This is what has been working for me for three years now. I have heard of using other than oatmeal for the growing medium and you are free to experiment and choose what works best for you.  As long as a few worms remain alive, these cultures can be continuously brought back to producing high numbers of edible food for your young fish.

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September 21, 2011 Posted by | Uncategorized | Leave a comment

Vinegar Eels

Vinegar eels are a very good first food for young fry. They are very easy to culture and feed and can get your young fish off to a good start before starting to feed baby brine shrimp. Not only are they small in size they also will stay alive in the water longer than other first foods thereby not fouling the water.

Once you get a starter culture you need to get it going and established. I have my main culture or base in a glass honey jar.. see photo. Usually you get a few ounces of a vinegar mix with the worms in it. The worms live in an apple cider vinegar and water mixed half and half. So mix up some and put it into a good-sized container. I have used 2 liter soda bottles and a gallon pickle jar. There is no right or wrong, use what ever you have handy. Once you get your container add the vinegar mixture, your starter culture and some sugar. In my honey jar I add about a teaspoon. Again, there is no right or wrong, just dump some in. The sugar is the food for the culture. Many people use cut up apples but I found that a bit too messy, so the sugar is quick and easy and always available.

Once you get them set up put them some place and forget about them a bit. I have enough cupboard space so the base container is in one of them. Someplace out-of-the-way is fine. In time they will multiply very nicely. Depending on the size of your starter culture they should have reproduced enough to get a modest  harvest and/or get your harvesting containers going.  I use long neck bottles for harvesting. We got some flavored drinks in this type of bottle and a friend saved some wine cooler bottles. If you need to harvest worms for a spawn, pour most of your base culture into the long neck bottle. Harvesting will pretty much wipe out the cultures so you want to keep the base going. Add some more of the vinegar mix to bring the level back up, add a bit of sugar and set it aside to multiply again.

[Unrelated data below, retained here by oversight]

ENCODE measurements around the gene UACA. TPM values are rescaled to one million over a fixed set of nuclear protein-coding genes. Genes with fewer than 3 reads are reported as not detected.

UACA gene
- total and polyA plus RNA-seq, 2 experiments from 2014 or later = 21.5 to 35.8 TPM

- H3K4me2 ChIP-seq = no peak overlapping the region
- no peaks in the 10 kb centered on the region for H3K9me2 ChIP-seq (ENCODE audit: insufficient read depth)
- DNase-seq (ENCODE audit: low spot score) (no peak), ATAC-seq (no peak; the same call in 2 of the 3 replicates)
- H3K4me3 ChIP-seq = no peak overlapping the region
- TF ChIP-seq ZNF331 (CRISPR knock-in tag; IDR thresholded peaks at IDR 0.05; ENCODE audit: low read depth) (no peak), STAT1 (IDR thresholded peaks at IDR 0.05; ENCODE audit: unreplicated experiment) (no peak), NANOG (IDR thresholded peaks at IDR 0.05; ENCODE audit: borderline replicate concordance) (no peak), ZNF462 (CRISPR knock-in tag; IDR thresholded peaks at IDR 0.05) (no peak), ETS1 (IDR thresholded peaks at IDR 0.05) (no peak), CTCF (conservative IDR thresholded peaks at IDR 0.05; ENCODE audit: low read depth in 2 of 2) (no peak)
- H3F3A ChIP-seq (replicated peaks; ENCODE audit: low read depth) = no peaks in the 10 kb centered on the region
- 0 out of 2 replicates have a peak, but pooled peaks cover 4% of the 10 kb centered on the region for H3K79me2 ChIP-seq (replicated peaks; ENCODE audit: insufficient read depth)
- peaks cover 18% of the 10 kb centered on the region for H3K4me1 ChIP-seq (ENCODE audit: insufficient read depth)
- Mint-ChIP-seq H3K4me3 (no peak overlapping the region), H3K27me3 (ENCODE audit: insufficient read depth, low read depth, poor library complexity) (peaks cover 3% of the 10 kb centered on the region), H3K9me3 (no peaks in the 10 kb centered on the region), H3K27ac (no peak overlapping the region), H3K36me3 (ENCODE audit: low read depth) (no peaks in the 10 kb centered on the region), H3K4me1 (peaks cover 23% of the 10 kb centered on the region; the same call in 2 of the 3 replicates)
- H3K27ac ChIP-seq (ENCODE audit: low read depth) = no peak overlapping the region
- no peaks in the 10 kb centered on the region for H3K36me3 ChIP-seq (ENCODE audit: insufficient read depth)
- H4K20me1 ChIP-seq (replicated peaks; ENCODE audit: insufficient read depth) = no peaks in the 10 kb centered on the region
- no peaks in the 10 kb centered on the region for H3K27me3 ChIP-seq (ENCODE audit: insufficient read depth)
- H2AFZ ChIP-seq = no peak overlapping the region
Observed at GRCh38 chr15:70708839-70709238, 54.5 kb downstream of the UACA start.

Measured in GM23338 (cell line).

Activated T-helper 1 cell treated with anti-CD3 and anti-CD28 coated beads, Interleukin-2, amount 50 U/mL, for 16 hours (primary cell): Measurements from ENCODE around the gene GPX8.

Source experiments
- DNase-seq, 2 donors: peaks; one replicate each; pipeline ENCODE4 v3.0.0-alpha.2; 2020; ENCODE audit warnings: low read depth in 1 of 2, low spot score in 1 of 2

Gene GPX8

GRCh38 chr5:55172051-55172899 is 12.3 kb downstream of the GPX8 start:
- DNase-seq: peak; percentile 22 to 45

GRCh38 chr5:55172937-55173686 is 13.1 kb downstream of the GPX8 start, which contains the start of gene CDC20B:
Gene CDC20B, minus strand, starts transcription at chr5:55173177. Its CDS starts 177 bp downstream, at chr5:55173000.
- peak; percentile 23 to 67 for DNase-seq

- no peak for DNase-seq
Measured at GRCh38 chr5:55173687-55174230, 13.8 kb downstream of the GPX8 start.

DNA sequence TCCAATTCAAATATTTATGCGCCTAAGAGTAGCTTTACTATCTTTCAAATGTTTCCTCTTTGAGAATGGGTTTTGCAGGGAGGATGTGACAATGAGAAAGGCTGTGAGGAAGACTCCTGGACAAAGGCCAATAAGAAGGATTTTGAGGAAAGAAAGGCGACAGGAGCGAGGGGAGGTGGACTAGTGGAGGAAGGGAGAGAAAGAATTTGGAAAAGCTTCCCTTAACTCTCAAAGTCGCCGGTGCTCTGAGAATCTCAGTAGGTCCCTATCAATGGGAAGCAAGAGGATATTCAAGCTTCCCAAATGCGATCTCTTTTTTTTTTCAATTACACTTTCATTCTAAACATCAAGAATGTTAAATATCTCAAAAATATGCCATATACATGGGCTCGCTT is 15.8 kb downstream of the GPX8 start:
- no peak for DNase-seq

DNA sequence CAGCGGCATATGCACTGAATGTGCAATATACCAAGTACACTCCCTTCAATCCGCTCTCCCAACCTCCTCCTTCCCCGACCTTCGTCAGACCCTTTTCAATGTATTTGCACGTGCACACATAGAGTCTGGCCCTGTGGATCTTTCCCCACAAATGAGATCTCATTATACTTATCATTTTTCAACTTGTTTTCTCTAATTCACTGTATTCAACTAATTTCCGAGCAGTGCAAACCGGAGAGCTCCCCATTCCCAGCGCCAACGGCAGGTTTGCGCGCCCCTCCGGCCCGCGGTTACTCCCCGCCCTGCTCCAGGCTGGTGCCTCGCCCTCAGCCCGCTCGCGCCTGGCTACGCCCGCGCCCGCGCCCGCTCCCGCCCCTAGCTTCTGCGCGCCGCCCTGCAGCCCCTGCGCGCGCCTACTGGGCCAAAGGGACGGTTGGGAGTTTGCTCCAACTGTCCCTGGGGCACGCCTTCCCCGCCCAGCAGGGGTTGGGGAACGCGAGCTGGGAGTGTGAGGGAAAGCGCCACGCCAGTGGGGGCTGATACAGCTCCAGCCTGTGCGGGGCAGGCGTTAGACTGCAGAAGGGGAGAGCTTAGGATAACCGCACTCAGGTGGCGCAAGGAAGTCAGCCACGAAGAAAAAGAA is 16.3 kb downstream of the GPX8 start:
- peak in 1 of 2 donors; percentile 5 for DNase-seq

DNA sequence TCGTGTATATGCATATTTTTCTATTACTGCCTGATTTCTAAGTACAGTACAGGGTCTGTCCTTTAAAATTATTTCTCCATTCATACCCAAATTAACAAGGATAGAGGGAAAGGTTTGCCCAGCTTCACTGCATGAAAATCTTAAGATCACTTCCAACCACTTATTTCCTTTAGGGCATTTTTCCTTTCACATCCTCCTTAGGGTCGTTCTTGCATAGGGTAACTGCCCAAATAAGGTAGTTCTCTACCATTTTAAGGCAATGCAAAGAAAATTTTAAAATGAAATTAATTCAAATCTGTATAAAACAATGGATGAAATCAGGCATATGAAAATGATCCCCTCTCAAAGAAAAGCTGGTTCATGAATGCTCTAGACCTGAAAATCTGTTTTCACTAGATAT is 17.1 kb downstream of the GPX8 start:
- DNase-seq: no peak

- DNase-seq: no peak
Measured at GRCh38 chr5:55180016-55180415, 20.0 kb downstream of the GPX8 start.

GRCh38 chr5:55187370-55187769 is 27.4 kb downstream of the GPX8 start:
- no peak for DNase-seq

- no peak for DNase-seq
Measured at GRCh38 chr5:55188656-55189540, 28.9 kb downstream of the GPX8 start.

I often have several spawns at one time so I need to have several bottles to harvest from at any given time. So I maintain my base and start up several bottles to harvest from. Put some vinegar mix into the bottle and bring the level up to  below the neck. You want the level to be at the widest part to have as much surface area as possible. Add a bit of the base culture, which should have a good supply of worms by now, to each of the bottles you start and add some sugar. Set these aside and give them about a month to mature. My tanks and barracks are on shelves that are 6′ high. I put the bottles up on a top shelf, out-of-the-way, forget about them and let them grow.